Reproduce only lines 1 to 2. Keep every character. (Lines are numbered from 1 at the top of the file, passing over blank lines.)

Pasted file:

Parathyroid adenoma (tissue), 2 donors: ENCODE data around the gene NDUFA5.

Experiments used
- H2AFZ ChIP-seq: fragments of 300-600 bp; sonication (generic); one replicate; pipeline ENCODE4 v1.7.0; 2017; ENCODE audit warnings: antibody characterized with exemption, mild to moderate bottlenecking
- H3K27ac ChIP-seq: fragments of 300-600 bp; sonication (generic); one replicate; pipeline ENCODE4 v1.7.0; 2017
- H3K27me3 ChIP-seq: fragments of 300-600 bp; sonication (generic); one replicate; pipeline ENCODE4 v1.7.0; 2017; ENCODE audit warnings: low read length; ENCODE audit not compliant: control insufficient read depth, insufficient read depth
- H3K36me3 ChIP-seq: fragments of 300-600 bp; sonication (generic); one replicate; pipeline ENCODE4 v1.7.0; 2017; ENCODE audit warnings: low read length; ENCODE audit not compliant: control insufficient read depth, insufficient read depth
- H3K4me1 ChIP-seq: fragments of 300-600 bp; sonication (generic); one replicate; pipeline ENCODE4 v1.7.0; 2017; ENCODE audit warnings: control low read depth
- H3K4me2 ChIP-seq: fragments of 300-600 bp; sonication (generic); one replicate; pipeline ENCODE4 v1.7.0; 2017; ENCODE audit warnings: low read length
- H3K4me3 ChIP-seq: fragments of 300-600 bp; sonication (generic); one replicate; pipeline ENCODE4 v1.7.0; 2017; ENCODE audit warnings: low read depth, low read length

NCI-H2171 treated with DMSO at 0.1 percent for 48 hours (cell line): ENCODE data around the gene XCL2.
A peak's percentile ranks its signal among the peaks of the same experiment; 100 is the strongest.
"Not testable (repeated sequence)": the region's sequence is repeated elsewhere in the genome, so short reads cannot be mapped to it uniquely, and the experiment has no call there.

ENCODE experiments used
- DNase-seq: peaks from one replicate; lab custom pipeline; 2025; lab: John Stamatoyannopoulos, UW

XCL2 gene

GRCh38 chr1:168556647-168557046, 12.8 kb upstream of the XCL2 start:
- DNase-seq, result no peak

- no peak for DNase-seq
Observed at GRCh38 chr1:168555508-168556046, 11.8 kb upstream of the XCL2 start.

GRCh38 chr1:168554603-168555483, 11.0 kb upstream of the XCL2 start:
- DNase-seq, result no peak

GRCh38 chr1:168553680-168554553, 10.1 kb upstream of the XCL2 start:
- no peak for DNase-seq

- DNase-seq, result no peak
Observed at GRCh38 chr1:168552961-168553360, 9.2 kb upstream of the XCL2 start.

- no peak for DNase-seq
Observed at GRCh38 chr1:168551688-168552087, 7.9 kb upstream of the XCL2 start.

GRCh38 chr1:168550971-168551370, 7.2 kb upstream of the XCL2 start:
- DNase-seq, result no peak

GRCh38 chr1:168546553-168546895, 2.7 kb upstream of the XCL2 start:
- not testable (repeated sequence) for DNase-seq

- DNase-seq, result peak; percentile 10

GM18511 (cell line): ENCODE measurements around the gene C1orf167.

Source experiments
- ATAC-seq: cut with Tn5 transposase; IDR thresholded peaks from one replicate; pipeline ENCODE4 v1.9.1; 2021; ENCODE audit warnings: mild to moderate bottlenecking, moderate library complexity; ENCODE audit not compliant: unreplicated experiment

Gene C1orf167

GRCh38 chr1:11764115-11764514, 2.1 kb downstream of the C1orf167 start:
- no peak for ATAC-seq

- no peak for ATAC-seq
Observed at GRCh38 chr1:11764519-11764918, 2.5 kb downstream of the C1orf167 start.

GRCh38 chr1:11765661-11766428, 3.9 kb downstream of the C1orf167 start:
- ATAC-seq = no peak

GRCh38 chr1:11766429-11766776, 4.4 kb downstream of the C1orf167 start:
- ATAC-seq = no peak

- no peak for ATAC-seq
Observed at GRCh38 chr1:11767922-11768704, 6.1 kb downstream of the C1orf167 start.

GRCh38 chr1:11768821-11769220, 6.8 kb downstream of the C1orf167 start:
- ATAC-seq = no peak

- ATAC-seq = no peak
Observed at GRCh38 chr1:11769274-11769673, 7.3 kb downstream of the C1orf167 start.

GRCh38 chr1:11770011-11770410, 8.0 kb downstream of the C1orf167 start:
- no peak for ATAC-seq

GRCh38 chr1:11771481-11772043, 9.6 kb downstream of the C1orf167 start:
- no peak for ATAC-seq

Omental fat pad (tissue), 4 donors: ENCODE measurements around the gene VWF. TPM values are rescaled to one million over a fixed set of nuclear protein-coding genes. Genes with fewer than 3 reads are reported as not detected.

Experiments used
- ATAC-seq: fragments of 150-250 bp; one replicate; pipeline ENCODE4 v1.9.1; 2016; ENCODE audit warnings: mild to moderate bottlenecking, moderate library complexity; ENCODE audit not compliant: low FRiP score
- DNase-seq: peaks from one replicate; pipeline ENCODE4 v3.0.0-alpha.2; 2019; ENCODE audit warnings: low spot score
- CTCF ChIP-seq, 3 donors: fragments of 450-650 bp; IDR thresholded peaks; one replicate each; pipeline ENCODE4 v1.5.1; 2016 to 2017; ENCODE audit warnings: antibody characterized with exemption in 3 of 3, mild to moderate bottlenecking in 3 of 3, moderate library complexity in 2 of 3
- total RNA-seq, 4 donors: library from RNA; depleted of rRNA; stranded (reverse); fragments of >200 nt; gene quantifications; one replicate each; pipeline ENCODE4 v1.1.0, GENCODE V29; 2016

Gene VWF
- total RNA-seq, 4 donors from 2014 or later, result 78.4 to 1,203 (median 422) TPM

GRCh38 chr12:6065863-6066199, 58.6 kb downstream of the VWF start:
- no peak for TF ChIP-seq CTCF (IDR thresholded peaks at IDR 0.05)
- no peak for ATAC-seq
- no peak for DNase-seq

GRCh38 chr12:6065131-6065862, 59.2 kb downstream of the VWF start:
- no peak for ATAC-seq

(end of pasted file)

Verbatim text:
Parathyroid adenoma (tissue), 2 donors: ENCODE data around the gene NDUFA5.

Experiments used